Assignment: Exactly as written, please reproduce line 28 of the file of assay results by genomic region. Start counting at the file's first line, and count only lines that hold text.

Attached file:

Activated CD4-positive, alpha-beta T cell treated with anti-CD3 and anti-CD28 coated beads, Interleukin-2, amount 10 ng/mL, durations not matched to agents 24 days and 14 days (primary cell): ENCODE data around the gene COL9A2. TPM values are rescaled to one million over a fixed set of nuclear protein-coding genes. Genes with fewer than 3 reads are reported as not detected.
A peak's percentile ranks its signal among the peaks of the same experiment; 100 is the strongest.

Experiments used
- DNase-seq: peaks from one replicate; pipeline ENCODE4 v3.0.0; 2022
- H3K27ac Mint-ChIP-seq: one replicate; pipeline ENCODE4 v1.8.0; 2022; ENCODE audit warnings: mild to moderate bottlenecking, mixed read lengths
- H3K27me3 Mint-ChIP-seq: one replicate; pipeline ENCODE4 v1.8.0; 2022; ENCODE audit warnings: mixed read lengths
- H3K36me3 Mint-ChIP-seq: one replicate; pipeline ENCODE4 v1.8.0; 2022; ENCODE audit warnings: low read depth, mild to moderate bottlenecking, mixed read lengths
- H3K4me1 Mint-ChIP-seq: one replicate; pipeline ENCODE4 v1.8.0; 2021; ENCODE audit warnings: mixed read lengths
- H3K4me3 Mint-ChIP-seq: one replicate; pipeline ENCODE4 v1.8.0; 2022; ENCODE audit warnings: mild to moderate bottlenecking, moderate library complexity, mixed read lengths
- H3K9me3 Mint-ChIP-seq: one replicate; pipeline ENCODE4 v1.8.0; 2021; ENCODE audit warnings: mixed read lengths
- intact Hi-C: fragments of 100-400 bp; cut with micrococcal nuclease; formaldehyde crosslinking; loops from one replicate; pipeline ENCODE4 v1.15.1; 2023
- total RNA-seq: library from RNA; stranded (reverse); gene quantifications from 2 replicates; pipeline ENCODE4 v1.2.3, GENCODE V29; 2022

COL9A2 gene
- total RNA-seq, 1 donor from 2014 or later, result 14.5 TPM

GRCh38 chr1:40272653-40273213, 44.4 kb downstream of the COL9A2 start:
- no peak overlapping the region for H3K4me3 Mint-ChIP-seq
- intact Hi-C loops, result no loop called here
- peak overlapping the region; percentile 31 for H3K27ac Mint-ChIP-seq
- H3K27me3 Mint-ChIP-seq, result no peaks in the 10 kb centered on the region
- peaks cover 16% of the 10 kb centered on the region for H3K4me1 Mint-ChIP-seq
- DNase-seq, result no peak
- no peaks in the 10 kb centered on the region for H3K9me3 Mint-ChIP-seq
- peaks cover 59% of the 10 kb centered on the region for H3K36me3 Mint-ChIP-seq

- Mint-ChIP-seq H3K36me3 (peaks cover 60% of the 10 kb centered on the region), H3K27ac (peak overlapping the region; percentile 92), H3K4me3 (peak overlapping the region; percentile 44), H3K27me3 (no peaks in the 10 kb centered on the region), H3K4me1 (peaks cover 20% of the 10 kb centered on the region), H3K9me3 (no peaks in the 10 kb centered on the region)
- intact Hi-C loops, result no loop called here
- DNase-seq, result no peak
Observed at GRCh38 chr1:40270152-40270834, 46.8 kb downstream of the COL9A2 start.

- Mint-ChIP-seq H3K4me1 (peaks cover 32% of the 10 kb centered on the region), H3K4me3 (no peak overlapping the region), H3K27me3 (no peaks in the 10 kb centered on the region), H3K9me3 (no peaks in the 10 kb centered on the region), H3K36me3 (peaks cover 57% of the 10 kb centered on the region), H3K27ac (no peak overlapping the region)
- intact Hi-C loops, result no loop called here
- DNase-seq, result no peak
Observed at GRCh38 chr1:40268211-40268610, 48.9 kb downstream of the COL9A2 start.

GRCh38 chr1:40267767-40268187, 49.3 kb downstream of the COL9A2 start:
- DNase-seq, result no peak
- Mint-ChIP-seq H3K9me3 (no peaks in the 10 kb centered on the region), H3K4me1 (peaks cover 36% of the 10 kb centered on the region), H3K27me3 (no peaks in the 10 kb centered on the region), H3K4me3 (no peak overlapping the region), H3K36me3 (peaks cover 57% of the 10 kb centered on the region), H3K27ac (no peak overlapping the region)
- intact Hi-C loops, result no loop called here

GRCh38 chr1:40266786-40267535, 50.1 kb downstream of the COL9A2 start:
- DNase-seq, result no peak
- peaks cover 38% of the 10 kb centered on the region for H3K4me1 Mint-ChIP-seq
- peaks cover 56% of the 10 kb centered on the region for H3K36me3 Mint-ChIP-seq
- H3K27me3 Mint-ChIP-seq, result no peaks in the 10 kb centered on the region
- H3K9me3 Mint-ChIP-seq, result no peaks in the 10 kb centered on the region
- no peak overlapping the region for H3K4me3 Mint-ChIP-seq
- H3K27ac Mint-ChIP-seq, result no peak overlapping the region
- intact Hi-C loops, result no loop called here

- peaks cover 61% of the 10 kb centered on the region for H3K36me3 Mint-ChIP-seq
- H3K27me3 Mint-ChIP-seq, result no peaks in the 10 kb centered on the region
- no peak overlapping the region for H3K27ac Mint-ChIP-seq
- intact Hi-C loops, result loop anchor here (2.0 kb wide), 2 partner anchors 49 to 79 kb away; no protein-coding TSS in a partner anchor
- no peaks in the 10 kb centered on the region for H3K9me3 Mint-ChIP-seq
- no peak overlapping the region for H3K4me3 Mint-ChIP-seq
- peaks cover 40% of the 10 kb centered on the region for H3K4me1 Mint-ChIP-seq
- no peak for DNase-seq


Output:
- Mint-ChIP-seq H3K4me1 (peaks cover 32% of the 10 kb centered on the region), H3K4me3 (no peak overlapping the region), H3K27me3 (no peaks in the 10 kb centered on the region), H3K9me3 (no peaks in the 10 kb centered on the region), H3K36me3 (peaks cover 57% of the 10 kb centered on the region), H3K27ac (no peak overlapping the region)